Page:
Literary critic; Professor Emeritus, Seoul National University
*The following talk was given as a keynote speech at the Candlelight International Forum on ‘Plaza Democracy and Prospects of Social Change’ at Seoul Global Center, Korea, 24 May 2018. The conference was sponsored jointly by Records and Commemoration Committee of People’s Action against President Park Geun-hye and Korea Democracy Foundation. Participants included activists and publicists of ‘plaza democracy’ from Iceland, Japan, Spain, Taiwan and Tunisia as well as South Korea.
1. The Candlelight Resistance Movement and the Candlelight Revolution
The large-scale candlelight demonstrations in South Korea from October 2016 to April 2017, often called ch’otbul hangjaeng or Candlelight Resistance Action, were the beginning of a great change that might be termed ‘the Candlelight Revolution’ (ch’otbul hyŏkmyŏng). But in what sense may we define it as a revolution?
Some admirers of the candlelight demonstrations use that term to foreground the unprecedented size and duration of the demonstrations and to the ousting of a repressive government by thoroughly peaceful means. They cite not just the peaceful nature but the festive atmosphere and the abundance of innovative actions throughout the period. But there is also sizable scholarly opinion that those features are not sufficient to qualify the events as a revolution. Absence of revolutionary violence and the impeachment of the president and creation of a new regime through constitutional procedures would rather, it is argued, distinguish the candlelight movement from a real revolution. The ‘candlelight’ was, after all, a restoration and re-activation of the 1987 constitution that Park Geun-hye had outraged; and if there is to be a revolution, so the argument goes, it must start under the new regime, as a ‘remaining challenge’ of the candlelight movement.
But if the Candlelight Resistance Movement wasn’t already revolutionary, it would be hard to expect a government launched through electoral process or citizens who have put down their candles to produce a revolution at this late date. Do not such unrealistic expectations rather reflect the overlooking of the unique character of the Candlelight Revolution? Is it not time, too, for us to rethink the classical notion of a revolution modeled on the French Revolution of the late eighteenth century or the Russian Revolution of the early twentieth?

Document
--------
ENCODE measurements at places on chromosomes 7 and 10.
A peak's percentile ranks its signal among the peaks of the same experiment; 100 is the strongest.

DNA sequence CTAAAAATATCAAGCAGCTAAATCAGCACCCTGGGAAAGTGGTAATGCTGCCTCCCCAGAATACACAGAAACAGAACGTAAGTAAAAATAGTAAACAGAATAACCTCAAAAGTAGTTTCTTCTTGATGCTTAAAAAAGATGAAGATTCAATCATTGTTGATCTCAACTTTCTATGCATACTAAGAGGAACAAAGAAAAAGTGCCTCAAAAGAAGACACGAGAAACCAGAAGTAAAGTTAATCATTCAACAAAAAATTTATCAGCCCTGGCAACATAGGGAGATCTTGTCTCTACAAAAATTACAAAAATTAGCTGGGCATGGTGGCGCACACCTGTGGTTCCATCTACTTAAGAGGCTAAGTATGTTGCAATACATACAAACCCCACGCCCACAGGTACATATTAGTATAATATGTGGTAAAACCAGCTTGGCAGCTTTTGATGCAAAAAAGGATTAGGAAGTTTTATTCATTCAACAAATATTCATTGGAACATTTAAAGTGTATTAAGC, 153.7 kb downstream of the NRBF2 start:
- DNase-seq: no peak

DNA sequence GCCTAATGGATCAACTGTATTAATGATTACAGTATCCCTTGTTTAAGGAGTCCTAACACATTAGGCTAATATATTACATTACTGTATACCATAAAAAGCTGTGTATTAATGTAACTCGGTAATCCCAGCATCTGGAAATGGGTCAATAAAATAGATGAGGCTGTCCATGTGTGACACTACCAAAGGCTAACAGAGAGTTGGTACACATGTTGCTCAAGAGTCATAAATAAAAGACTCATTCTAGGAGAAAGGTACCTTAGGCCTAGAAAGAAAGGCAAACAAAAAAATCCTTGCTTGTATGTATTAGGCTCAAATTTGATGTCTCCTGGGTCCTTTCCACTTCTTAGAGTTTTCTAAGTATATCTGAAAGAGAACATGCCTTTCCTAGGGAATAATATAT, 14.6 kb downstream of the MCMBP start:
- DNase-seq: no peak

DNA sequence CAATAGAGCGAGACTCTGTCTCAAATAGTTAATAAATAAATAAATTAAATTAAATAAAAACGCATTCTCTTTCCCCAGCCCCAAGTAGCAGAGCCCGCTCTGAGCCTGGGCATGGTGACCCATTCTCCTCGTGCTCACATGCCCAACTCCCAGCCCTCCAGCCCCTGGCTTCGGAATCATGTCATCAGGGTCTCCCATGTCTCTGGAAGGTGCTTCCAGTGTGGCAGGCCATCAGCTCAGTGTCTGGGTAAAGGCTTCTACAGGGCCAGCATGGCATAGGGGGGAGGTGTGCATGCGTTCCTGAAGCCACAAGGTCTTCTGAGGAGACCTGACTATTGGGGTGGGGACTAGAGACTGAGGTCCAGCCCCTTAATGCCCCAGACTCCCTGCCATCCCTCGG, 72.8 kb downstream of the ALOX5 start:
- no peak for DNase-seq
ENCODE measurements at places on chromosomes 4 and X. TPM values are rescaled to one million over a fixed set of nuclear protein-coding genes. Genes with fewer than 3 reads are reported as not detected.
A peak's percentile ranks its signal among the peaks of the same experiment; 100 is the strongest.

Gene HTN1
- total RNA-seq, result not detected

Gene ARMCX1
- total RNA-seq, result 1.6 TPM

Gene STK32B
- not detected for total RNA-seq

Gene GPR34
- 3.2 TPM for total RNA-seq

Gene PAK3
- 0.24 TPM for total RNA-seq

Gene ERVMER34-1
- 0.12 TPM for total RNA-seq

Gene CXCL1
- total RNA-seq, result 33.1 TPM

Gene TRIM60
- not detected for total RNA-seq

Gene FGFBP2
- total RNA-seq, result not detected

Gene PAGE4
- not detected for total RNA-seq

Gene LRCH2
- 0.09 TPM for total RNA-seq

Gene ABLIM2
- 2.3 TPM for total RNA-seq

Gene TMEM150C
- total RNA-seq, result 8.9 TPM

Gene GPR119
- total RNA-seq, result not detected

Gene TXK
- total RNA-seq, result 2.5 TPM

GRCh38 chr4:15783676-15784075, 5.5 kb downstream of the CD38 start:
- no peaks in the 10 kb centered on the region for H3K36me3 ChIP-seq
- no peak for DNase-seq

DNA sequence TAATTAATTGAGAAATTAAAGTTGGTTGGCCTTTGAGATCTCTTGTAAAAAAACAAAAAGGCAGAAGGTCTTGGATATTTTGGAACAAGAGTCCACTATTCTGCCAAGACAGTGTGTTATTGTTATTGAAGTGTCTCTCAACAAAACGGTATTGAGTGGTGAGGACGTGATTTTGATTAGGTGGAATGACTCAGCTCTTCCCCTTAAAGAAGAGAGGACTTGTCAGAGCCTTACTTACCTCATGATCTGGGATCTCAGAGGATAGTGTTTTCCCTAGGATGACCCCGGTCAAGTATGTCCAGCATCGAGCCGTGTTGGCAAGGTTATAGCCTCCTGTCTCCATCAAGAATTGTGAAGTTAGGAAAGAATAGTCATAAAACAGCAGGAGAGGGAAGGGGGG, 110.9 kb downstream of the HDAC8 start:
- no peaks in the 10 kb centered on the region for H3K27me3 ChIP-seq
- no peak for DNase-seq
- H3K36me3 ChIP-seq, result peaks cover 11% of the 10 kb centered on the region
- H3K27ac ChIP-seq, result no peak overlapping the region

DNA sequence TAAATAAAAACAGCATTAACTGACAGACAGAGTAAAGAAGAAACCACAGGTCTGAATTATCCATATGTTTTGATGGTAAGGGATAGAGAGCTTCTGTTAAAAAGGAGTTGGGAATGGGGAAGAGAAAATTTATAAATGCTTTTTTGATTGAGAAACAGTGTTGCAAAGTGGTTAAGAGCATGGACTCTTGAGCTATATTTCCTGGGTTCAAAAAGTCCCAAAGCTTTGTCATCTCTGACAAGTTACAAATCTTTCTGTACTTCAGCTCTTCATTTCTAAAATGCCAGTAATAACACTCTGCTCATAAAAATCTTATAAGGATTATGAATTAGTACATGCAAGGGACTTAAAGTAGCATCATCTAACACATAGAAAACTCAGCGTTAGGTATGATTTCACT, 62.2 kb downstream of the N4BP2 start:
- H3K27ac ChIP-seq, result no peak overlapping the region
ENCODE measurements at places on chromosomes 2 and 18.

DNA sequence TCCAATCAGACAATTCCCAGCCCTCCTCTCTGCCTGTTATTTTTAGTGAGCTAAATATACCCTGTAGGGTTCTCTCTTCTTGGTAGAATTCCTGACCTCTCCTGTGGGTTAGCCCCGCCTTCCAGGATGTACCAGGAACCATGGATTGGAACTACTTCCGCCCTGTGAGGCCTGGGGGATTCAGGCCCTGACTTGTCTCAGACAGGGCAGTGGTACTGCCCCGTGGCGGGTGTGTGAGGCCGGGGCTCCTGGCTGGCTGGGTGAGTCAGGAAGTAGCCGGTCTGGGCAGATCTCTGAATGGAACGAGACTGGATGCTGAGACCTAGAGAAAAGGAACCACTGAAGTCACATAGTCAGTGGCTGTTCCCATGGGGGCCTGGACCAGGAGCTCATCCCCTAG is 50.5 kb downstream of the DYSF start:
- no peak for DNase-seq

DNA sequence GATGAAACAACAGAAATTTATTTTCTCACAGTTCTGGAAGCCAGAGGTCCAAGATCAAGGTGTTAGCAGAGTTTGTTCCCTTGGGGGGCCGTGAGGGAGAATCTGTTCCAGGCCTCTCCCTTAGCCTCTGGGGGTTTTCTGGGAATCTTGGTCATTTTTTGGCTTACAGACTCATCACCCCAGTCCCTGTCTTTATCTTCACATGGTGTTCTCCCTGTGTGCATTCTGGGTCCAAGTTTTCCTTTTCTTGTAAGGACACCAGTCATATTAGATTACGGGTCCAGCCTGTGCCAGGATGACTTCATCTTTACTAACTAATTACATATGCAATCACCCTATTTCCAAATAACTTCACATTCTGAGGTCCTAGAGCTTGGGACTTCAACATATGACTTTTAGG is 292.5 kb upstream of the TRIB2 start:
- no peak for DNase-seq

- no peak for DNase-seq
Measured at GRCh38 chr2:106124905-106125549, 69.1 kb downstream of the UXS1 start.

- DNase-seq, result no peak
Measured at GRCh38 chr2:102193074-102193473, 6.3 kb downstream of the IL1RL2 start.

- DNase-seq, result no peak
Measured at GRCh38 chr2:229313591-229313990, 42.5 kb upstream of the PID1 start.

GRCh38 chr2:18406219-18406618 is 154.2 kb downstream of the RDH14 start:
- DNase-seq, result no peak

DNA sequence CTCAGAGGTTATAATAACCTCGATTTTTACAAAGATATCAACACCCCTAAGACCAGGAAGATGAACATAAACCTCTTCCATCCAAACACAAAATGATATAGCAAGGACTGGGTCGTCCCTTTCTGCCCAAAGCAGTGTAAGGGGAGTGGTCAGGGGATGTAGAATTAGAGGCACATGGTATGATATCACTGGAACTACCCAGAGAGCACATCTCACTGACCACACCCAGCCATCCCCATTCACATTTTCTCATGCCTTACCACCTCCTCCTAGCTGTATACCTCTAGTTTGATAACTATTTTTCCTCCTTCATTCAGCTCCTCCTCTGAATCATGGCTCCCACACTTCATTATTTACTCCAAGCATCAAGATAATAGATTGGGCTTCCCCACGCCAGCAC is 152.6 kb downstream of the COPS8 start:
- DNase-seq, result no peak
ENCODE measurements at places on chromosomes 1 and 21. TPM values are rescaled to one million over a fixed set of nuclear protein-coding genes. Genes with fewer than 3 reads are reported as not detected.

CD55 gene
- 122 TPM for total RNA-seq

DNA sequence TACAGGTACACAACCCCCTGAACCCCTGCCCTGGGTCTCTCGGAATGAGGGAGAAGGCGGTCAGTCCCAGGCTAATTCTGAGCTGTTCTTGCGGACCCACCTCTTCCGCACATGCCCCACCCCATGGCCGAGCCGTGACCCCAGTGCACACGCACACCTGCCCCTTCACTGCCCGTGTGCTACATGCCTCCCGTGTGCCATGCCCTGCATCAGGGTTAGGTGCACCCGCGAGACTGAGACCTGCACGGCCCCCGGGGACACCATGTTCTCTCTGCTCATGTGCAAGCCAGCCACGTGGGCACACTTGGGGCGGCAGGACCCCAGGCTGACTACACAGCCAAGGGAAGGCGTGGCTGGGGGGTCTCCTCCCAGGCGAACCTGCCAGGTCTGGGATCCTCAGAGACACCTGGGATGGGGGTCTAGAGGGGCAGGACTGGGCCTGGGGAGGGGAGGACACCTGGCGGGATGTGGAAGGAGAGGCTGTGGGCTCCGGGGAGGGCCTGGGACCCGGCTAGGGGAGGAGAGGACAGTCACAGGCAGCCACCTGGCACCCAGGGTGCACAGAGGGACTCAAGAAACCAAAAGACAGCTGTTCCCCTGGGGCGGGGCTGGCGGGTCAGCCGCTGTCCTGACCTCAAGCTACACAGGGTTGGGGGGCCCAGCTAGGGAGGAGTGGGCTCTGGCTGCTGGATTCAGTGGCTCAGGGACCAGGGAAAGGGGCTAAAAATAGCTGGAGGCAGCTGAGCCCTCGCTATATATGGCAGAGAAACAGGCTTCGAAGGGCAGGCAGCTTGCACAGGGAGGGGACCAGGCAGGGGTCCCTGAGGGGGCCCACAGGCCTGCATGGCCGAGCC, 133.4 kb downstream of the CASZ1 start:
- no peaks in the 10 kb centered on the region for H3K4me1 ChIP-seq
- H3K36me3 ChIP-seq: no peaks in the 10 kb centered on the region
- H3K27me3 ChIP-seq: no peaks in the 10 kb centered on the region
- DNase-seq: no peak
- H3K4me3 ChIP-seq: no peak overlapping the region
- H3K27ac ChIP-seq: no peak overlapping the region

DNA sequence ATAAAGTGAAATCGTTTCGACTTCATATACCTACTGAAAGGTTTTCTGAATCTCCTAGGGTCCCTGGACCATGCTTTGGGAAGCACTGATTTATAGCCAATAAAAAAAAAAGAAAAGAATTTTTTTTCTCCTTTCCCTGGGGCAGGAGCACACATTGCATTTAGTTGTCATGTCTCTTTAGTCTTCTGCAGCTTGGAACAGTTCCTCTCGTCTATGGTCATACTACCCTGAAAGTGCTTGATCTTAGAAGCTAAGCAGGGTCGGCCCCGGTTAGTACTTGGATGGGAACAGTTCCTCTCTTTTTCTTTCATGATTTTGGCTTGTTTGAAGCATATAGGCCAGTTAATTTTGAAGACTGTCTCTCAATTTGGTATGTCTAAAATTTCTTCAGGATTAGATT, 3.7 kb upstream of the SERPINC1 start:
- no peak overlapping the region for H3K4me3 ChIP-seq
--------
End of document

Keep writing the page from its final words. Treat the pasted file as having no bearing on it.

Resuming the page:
2. Particularity of South Korea as a Divided Country
There is one crucial difference between South Korea of the candlelight demonstrations, on one hand, and, on the other, not only France and Russia but, say, Tunisia of the ‘Jasmin Revolution’ or Iceland of ‘Pots-and-pans Revolution’ represented at this conference: namely, that Korea is a divided country. In the Korean Peninsula, moreover, as the armistice regime of neither peace nor war after the Korean War of 1950-53 persisted for over sixty years, a peninsular-wide structure that could be called a ‘division system’ has come to establish itself. One of its fetters is a severe limit to the rule of law, and even the end of military dictatorship through the June Uprisings of 1987 managed to shake, but not overcome, the division system. Hence, even though a democratic constitution replaced the openly anti-democratic systems of Park Chung-Hee’s Yushin regime (1972-79) and Chun Du-hwan’s Fifth Republic (1980-87), there continued to operate the age-old rule that, in the situation of national division, the constitution could be suspended at will if the anti-Communist and anti-North Korea cause so required. It amounted to a sort of ‘hidden constitution’ (imyŏn hŏnpŏp), invisible in the pages of the written constitution. The evil effects of that hidden constitution reached their peak in the arbitrary rule and retreat of democracy in the Lee Myung-bak and Park Geun-hye days.